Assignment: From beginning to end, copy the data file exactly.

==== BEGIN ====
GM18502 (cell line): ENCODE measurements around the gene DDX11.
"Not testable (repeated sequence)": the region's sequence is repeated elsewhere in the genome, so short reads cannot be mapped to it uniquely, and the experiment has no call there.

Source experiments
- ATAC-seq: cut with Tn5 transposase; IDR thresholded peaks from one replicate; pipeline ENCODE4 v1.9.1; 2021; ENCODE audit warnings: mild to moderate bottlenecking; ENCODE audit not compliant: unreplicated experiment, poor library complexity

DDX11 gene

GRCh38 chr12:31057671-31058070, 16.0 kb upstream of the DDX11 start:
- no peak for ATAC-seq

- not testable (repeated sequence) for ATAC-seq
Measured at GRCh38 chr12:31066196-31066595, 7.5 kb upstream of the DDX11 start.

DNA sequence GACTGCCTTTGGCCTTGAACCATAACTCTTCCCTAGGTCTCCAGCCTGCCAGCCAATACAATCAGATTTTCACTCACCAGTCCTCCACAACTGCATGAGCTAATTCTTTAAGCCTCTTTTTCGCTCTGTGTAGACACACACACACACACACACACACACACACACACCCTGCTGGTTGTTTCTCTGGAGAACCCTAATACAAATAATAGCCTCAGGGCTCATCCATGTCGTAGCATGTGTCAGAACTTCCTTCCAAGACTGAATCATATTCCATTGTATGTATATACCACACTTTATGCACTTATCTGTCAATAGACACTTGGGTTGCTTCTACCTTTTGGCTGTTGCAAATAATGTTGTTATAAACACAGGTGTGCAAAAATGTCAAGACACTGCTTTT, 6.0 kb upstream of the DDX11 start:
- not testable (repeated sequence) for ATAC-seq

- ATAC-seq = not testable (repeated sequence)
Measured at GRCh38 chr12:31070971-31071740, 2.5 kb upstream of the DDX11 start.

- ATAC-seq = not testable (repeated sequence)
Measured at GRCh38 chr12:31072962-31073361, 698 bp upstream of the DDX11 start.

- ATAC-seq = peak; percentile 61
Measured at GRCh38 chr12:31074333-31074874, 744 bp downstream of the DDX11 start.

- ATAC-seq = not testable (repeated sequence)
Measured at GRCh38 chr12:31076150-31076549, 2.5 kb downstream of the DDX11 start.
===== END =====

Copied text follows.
GM18502 (cell line): ENCODE measurements around the gene DDX11.
"Not testable (repeated sequence)": the region's sequence is repeated elsewhere in the genome, so short reads cannot be mapped to it uniquely, and the experiment has no call there.

Source experiments
- ATAC-seq: cut with Tn5 transposase; IDR thresholded peaks from one replicate; pipeline ENCODE4 v1.9.1; 2021; ENCODE audit warnings: mild to moderate bottlenecking; ENCODE audit not compliant: unreplicated experiment, poor library complexity

DDX11 gene

GRCh38 chr12:31057671-31058070, 16.0 kb upstream of the DDX11 start:
- no peak for ATAC-seq

- not testable (repeated sequence) for ATAC-seq
Measured at GRCh38 chr12:31066196-31066595, 7.5 kb upstream of the DDX11 start.

DNA sequence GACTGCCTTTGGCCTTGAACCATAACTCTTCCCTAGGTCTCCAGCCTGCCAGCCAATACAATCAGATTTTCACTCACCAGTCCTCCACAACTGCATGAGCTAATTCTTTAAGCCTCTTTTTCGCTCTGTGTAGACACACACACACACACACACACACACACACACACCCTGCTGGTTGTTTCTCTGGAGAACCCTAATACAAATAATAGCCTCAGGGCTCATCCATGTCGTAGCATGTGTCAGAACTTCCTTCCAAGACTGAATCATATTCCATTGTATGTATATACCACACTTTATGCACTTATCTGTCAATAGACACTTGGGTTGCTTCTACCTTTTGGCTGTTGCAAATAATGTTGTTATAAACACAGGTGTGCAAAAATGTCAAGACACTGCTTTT, 6.0 kb upstream of the DDX11 start:
- not testable (repeated sequence) for ATAC-seq

- ATAC-seq = not testable (repeated sequence)
Measured at GRCh38 chr12:31070971-31071740, 2.5 kb upstream of the DDX11 start.

- ATAC-seq = not testable (repeated sequence)
Measured at GRCh38 chr12:31072962-31073361, 698 bp upstream of the DDX11 start.

- ATAC-seq = peak; percentile 61
Measured at GRCh38 chr12:31074333-31074874, 744 bp downstream of the DDX11 start.

- ATAC-seq = not testable (repeated sequence)
Measured at GRCh38 chr12:31076150-31076549, 2.5 kb downstream of the DDX11 start.